It's tough to argue with the performance of this card, especially considering Nvidia is looking to charge the same price for the GTX 560 Ti as it put the GTX 460 out for initially.
At an MSRP of £199 it comes in below the psychological £200 barrier, and sits close to the Radeon HD 6870 GPU that it is supposed to be competing directly against.
Firstly, compared to the GTX 460 before it you are garnering at the very least a 19% increase. That though is the percentage increase in the DirectX 10 Just Cause 2 benchmark, and even then at the lower res 1680x1050 scale.
When you look at the increase at the 2560x1600 resolution that jumps massively to a 37% increase.
Across the rest of our benchmark suite though the GTX 560 Ti is generally offering around the 30% performance improvement that Nvidia has promised us all along.
That improvement now makes the GTX 470 completely obsolete. The GTX 460 is going to stick around for a while yet thanks to an almost £100 drop in price since launch, still making it one hell of a card.
When we're talking about the AMD-shaped competition though the waters get a tad muddier.
The GTX 560 Ti is justified in the price difference between it and AMD's Radeon HD 6870 by virtue of the performance increase between the red and the green GPUs.
The Nvidia card has the edge in all but the legacy DirectX 10 games, and even then it's pretty much level-pegging. In the more technologically-demanding DirectX 11 games the GeForce GTX 560 Ti is able to hold its head up high.
Where it starts to be tricky for Nvidia is when we introduce the Cayman GPU powered Radeon HD 6950. If you shop around you can find it for dangerously-close to the £200 mark; we found a Sapphire card for £206.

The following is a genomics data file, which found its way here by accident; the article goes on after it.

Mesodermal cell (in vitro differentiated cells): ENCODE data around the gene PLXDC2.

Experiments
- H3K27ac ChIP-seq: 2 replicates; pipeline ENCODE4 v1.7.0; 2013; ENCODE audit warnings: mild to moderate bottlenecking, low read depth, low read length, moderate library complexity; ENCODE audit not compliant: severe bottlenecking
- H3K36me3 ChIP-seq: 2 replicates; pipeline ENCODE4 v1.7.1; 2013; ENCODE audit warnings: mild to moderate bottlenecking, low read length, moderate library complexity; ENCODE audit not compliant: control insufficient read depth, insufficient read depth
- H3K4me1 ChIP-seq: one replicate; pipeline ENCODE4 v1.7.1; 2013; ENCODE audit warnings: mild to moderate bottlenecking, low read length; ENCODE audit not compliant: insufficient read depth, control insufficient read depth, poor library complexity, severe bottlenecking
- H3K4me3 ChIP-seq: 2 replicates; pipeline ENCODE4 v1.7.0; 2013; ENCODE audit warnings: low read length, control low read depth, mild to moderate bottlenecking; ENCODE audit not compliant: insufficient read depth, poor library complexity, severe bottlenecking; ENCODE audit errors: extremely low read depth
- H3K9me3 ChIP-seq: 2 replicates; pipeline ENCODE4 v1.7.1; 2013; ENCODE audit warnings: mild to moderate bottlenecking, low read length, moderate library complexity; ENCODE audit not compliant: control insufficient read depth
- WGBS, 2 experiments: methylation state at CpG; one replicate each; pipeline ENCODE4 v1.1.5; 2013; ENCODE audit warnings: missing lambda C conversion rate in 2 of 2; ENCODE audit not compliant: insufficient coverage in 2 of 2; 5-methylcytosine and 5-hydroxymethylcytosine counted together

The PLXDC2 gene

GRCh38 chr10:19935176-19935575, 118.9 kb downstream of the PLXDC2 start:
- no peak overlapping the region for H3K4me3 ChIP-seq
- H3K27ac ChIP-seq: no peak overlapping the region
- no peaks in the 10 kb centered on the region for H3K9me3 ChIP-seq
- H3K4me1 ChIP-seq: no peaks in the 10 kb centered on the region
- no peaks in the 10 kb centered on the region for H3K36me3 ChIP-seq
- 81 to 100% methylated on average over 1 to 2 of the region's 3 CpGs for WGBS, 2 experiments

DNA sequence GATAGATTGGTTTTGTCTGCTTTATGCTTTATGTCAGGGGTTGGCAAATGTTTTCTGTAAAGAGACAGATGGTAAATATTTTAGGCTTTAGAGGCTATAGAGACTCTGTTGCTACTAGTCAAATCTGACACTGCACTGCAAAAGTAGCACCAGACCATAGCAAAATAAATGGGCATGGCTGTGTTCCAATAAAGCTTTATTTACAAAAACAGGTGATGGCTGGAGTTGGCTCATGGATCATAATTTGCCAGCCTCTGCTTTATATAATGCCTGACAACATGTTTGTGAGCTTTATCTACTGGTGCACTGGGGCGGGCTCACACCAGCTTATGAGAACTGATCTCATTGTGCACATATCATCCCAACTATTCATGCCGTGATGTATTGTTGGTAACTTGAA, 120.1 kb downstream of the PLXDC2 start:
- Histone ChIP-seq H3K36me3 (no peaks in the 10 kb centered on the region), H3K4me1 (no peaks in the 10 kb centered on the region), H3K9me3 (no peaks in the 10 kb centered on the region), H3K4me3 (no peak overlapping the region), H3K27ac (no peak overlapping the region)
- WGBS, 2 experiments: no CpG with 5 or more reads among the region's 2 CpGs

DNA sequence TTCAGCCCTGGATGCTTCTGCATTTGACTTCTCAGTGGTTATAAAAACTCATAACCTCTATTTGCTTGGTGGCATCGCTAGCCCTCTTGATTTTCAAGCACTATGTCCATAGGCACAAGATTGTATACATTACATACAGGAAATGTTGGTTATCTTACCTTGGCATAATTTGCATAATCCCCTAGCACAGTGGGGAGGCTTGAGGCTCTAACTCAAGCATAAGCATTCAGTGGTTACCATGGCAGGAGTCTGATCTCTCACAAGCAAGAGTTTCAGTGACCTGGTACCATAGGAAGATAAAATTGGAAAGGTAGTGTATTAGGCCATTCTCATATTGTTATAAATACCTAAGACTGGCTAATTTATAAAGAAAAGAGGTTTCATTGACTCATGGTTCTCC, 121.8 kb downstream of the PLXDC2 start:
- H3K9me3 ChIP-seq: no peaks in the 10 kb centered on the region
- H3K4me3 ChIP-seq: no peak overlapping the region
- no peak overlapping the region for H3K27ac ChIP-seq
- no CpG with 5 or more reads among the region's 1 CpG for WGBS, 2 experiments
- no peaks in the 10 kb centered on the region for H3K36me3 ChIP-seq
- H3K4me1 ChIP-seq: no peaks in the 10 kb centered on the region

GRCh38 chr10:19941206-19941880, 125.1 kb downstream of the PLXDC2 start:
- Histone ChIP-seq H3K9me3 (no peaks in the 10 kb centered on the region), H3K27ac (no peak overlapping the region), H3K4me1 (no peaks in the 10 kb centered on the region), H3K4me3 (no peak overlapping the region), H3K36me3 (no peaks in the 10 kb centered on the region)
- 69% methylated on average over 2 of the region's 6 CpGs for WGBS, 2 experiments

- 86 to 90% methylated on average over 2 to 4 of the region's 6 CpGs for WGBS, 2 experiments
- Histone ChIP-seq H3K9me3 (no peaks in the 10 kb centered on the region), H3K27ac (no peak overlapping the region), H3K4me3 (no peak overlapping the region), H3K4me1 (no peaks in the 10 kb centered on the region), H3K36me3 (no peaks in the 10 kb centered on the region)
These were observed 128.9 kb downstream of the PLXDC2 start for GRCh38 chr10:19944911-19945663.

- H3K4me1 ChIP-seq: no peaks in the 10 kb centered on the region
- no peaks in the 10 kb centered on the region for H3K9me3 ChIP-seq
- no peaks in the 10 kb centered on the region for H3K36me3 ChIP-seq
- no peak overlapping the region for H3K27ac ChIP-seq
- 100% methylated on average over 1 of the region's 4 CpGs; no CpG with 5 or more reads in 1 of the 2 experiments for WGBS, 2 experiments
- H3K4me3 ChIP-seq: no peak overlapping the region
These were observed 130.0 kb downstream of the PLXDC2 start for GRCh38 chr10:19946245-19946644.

Originally we were told the launch MSRP of the GTX 560 Ti was going to be around £210, and we're betting the pricing is going to shift around a good deal more between these cards in the coming weeks.
You'll find these cards both above and below that £199 price tag as etailers try and make money out of the new kid on the block while they can.
It's true that in the benchmarks the Radeon HD 6950 and the GTX 560 Ti trade blows, but the AMD card is regularly quicker at the higher resolutions.
The Titanium's overclocking chops means that it can close that gap considerably, and in some cases take the lead, with just a little judicious use of the OC stick. That said the Radeon HD 6950 can also be pushed well past its stock performance values.
Indeed, thanks to the same GPU being used in both AMD's Radeon HD 6950 and Radeon HD 6970, you can see if your HD 6950 can have its BIOS flashed to become a HD 6970 with minimal effort. Because of the security afforded by the Cayman card's dual-BIOS function switch it makes for a relatively risk-free manoeuvre, with a rather high success rate.
All it takes is a quick Google.
We've flashed our own Radeon HD 6950 with no problems whatsoever. Then you're looking at getting a £270 card for £200-odd.
As always the caveat remains there's no guarantee that every card will take the BIOS flash so well, but it's definitely something to consider when you're weighing up your £200 GPU options.